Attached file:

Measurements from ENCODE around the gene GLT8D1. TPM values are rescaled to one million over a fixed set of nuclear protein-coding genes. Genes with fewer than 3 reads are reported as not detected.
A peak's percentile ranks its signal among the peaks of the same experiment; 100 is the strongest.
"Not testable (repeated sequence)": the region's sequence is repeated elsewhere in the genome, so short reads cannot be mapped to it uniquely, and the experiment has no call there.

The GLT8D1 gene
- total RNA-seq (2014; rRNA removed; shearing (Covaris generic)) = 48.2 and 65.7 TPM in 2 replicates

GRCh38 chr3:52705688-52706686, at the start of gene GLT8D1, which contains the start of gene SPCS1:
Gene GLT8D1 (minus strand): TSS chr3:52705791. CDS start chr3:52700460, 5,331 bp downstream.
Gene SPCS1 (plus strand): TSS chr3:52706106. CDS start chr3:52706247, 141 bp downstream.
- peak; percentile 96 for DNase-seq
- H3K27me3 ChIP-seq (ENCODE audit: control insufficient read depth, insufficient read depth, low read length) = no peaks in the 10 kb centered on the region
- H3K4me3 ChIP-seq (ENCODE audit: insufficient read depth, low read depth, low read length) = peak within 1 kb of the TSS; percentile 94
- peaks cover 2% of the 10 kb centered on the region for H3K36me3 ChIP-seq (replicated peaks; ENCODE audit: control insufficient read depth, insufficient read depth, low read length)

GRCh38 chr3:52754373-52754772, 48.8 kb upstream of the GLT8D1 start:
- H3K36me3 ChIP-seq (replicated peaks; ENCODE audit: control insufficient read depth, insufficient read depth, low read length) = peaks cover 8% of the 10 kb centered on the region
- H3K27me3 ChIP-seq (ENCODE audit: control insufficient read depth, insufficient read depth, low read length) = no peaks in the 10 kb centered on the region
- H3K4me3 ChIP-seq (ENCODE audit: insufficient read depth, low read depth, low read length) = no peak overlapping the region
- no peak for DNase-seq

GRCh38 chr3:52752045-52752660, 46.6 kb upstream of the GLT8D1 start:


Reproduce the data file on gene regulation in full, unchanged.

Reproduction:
Measurements from ENCODE around the gene GLT8D1. TPM values are rescaled to one million over a fixed set of nuclear protein-coding genes. Genes with fewer than 3 reads are reported as not detected.
A peak's percentile ranks its signal among the peaks of the same experiment; 100 is the strongest.
"Not testable (repeated sequence)": the region's sequence is repeated elsewhere in the genome, so short reads cannot be mapped to it uniquely, and the experiment has no call there.

The GLT8D1 gene
- total RNA-seq (2014; rRNA removed; shearing (Covaris generic)) = 48.2 and 65.7 TPM in 2 replicates

GRCh38 chr3:52705688-52706686, at the start of gene GLT8D1, which contains the start of gene SPCS1:
Gene GLT8D1 (minus strand): TSS chr3:52705791. CDS start chr3:52700460, 5,331 bp downstream.
Gene SPCS1 (plus strand): TSS chr3:52706106. CDS start chr3:52706247, 141 bp downstream.
- peak; percentile 96 for DNase-seq
- H3K27me3 ChIP-seq (ENCODE audit: control insufficient read depth, insufficient read depth, low read length) = no peaks in the 10 kb centered on the region
- H3K4me3 ChIP-seq (ENCODE audit: insufficient read depth, low read depth, low read length) = peak within 1 kb of the TSS; percentile 94
- peaks cover 2% of the 10 kb centered on the region for H3K36me3 ChIP-seq (replicated peaks; ENCODE audit: control insufficient read depth, insufficient read depth, low read length)

GRCh38 chr3:52754373-52754772, 48.8 kb upstream of the GLT8D1 start:
- H3K36me3 ChIP-seq (replicated peaks; ENCODE audit: control insufficient read depth, insufficient read depth, low read length) = peaks cover 8% of the 10 kb centered on the region
- H3K27me3 ChIP-seq (ENCODE audit: control insufficient read depth, insufficient read depth, low read length) = no peaks in the 10 kb centered on the region
- H3K4me3 ChIP-seq (ENCODE audit: insufficient read depth, low read depth, low read length) = no peak overlapping the region
- no peak for DNase-seq

GRCh38 chr3:52752045-52752660, 46.6 kb upstream of the GLT8D1 start: